Scandal-Plagued VA Secretary Vows to Rid Department of Adversaries Who 'Don't Belong'
Shulkin, feeling emboldened after travel scandal, will make clear "there’s only one agenda" at the department.
The embattled head of the Veterans Affairs Department on Tuesday shook off any indication that he might step down from his post in the wake of a scandal regarding his travel last year, saying he was setting the direction for the agency and everyone should either get on board or find another place to work.
Reforms and changes at VA are moving forward and that progress will continue, Secretary David Shulkin said after addressing the American Legion’s Commander’s Call conference. Other people throughout the department are reconsidering their roles and their future there, he said, but Shulkin himself has no plans to resign his post. Shulkin came under fire recently when an inspector general’s report found the secretary had improperly accepted gifts and used government funds while traveling in Europe last year on official business.
“I have very little tolerance for people who aren’t willing to focus on moving forward and that’s exactly what we’re going to do,” Shulkin said. “I’ve made it clear that there’s only one agenda in the department and that is to get back on track and anybody who doesn’t want to do that shouldn’t be in the VA.”
The secretary said he was not going to spend his time “looking for subversion or doing investigations” but he would address “people who are pursuing different agendas” as they come to his attention.
“I’m looking into all the things that I’m aware of,” Shulkin said. “I’m going to hold people accountable for actions, but we’re moving forward and so I want everybody in the organization to know what their jobs are and I want them focused on their jobs.”
The differing visions among those in the Trump administration about the future of VA revolve largely around the role the private sector will play in providing health care for veterans. Shulkin has joined members of both parties in Congress in calling for a “strong VA system” that should be supplemented by access to private care when VA services are underperforming or unavailable. Some outside observers and even some individuals at VA and advising President Trump have called for much more dramatic changes that would move VA health care into a non-profit and allow veterans full discretion to seek private care whenever they choose to do so.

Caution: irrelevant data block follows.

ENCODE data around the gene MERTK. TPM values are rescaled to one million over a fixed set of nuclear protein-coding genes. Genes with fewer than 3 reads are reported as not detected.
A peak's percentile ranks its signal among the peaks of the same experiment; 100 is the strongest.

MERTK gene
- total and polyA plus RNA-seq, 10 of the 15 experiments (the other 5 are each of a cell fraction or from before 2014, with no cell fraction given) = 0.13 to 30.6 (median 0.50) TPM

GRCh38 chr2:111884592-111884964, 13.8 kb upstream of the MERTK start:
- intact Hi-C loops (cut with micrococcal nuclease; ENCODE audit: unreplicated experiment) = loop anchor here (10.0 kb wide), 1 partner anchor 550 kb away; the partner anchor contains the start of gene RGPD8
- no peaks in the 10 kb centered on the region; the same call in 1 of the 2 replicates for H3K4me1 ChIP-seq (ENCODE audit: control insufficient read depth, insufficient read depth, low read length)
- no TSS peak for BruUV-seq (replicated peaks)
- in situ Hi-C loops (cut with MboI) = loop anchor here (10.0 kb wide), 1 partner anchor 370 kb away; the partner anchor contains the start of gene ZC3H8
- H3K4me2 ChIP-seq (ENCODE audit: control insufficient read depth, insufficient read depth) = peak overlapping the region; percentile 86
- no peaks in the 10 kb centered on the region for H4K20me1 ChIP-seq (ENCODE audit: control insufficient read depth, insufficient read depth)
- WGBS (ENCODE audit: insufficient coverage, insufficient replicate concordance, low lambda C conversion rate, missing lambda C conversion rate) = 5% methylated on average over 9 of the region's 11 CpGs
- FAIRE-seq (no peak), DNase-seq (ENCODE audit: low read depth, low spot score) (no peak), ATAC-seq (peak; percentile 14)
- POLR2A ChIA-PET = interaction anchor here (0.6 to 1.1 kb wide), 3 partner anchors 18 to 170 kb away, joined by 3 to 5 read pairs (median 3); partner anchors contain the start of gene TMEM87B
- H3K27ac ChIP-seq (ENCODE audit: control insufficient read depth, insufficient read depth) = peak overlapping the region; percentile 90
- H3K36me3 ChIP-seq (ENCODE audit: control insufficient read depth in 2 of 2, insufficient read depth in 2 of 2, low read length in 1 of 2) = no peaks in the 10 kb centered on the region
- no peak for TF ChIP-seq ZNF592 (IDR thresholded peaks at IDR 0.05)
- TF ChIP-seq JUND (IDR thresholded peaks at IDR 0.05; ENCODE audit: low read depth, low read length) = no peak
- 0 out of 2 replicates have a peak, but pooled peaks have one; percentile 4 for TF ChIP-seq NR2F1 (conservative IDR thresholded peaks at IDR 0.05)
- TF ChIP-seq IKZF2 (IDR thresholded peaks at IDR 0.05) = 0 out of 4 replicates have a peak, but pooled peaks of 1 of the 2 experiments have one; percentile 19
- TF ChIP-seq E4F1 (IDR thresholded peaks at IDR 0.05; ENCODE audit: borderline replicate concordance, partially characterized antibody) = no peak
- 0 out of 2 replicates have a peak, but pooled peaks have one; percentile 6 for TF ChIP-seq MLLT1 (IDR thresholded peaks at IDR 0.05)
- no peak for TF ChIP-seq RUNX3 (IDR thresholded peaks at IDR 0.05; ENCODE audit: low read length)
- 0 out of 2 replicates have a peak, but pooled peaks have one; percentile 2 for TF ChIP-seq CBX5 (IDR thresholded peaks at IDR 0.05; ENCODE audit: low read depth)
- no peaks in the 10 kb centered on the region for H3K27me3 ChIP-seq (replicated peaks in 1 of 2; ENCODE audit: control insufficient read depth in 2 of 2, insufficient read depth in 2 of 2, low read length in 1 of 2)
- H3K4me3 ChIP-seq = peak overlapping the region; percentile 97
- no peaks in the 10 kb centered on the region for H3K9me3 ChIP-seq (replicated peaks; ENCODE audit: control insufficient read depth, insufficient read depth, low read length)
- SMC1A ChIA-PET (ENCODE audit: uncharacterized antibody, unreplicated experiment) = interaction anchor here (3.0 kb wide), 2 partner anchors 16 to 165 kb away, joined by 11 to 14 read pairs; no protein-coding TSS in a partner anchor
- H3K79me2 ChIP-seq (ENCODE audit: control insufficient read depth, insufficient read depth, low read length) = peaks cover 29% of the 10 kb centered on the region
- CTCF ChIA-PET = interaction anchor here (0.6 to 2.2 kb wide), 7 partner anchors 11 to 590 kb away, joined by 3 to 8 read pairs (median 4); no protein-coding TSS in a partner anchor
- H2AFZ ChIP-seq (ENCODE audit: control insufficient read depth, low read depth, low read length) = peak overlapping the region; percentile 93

Shulkin made that distinction clear during his speech, saying he was “fearful of privatization” because in that scenario, “We just send everybody out into the community where access is even more limited and they may not get the right care.”
Members of Congress and veteran service organizations have been largely tempered in their response to the IG report, saying the oversight should continue but standing by Shulkin as the right person to lead the department. The White House has said it has no reason to suspect Trump has lost faith in the secretary.
The secretary said he was not concerned that his newfound my-way-or-the-highway approach would create a chilling effect among the department’s career employees, explaining that the department depended on a “unified approach” to helping veterans.
“I’ve been a chief executive for a long time,” Shulkin said. “I don’t know how to run an organization, nor do I know any effective executive who knows how to run an organization, if there are people who are pursuing their own agenda.”
He added: “I am not arguing that people shouldn’t have diversity of opinions. I think that’s how organizations get better, when people bring new ideas to the table and I’m not one who believes that I always have the right ideas so this is not a chilling effect on ‘everybody better have groupthink.’”
Instead, he explained, he was making clear that he would “not accept people who are going around the process to try to hurt the momentum and progress that we are having at the VA and working against the president’s agenda.”
Shulkin was initially critical of the inspector general for its report, but on Tuesday acknowledged that the watchdog’s work is critical.
“Messages are not always simple,” the secretary said. “I support a strong IG who has a strong oversight role. I think they’re doing their function and I think that helps VA be strong.”
He noted that he has complied with the IG’s recommendations—Shulkin has reimbursed the government for the cost of his wife’s travel and for the tickets to the Wimbledon tennis tournament he received as a gift—but said his political adversaries were using the information to undermine him.
“That is what I said I will not tolerate, that we are moving forward,” Shulkin explained. “There’s not going to be multiple agendas. And if they don’t understand that, they don’t belong in the VA.”